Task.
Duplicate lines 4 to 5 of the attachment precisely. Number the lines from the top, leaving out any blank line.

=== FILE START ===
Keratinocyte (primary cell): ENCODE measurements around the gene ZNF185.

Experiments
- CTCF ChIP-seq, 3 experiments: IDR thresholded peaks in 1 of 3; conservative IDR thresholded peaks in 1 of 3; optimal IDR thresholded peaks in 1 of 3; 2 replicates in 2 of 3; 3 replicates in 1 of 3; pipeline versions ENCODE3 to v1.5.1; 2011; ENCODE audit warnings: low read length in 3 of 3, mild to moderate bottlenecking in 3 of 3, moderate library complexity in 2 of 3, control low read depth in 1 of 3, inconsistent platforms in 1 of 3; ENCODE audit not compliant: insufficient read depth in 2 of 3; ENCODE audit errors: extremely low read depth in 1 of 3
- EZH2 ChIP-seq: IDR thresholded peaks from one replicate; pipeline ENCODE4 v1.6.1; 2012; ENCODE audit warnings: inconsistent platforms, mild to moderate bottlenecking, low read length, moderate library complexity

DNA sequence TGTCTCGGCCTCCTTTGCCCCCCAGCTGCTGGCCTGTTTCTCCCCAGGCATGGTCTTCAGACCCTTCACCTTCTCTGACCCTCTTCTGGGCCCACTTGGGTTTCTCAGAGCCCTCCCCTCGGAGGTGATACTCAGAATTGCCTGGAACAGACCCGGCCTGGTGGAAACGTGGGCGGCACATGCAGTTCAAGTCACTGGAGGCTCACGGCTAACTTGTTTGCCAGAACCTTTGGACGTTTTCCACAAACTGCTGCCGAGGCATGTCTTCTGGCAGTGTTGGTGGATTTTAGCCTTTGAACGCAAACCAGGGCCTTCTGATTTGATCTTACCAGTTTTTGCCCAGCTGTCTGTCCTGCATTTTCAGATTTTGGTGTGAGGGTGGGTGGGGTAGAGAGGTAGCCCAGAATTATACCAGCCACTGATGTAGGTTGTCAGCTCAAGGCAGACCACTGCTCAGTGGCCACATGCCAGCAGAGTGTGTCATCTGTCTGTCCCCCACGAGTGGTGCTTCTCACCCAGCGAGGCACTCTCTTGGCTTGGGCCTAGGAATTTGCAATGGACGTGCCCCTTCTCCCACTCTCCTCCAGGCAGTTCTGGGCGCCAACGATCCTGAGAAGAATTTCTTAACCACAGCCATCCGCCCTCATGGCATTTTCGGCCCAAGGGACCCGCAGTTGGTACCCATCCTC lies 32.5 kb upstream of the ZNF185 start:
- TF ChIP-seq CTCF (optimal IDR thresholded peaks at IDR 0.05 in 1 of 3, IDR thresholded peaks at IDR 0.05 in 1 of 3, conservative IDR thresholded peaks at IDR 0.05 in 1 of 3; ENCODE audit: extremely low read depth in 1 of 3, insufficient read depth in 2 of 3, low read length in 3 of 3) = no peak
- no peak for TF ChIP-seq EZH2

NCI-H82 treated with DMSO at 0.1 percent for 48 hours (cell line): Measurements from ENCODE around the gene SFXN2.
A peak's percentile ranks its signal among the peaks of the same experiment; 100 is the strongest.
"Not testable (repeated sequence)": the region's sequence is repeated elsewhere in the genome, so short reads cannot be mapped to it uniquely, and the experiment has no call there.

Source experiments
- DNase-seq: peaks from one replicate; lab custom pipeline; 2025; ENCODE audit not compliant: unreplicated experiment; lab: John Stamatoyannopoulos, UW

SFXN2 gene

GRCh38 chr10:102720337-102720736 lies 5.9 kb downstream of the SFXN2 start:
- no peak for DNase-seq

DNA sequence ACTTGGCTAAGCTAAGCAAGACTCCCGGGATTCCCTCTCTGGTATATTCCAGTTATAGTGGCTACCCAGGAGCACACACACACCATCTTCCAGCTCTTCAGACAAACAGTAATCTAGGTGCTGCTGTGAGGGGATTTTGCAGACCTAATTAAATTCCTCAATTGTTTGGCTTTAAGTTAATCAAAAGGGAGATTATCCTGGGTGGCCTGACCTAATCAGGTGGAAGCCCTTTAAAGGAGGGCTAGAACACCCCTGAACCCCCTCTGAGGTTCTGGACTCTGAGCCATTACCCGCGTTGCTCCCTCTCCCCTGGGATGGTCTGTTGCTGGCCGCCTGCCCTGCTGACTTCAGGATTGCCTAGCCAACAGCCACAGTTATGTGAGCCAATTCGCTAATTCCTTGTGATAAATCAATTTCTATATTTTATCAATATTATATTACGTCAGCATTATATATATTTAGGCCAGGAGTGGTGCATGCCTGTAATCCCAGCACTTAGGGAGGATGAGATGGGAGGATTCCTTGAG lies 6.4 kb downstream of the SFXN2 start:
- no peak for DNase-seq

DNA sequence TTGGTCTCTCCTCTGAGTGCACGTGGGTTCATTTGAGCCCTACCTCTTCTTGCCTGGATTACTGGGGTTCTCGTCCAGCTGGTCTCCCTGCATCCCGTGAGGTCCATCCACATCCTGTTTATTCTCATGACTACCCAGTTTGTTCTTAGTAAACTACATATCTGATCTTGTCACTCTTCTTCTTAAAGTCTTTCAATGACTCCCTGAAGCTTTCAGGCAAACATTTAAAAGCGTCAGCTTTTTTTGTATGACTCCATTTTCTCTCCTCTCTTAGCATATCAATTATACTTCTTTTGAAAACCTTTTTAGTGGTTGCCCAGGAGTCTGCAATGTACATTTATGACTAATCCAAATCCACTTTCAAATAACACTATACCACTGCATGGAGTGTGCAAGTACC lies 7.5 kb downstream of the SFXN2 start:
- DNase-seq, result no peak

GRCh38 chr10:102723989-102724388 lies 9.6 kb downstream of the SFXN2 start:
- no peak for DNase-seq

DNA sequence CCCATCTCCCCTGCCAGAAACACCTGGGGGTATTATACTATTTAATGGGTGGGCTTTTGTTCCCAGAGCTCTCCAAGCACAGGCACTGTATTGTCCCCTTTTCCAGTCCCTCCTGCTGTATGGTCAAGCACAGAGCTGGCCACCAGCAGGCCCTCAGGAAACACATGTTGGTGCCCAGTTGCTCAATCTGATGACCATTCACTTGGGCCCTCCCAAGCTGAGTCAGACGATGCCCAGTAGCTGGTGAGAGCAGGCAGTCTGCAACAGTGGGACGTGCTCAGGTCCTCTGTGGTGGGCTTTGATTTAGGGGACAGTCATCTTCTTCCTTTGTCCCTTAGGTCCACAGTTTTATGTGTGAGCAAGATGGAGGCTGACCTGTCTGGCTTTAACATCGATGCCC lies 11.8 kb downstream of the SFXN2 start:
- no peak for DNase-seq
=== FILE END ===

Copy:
- EZH2 ChIP-seq: IDR thresholded peaks from one replicate; pipeline ENCODE4 v1.6.1; 2012; ENCODE audit warnings: inconsistent platforms, mild to moderate bottlenecking, low read length, moderate library complexity

DNA sequence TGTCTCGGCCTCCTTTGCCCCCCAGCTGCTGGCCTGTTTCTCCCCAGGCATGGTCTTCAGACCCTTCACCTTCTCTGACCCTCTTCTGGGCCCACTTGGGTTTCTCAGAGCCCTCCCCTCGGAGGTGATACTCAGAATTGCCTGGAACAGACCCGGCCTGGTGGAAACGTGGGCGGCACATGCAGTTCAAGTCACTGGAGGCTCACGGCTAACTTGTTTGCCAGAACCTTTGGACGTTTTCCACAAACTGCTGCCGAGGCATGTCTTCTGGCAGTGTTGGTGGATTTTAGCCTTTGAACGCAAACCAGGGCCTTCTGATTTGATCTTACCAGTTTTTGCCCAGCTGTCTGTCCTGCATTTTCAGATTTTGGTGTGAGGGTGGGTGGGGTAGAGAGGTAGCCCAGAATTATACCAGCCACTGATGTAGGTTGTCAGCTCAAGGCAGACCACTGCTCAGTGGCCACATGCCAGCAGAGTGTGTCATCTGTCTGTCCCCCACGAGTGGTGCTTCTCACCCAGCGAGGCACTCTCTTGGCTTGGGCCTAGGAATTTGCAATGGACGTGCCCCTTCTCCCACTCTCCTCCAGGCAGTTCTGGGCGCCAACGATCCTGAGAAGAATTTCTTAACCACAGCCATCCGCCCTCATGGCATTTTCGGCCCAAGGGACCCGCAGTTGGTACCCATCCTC lies 32.5 kb upstream of the ZNF185 start: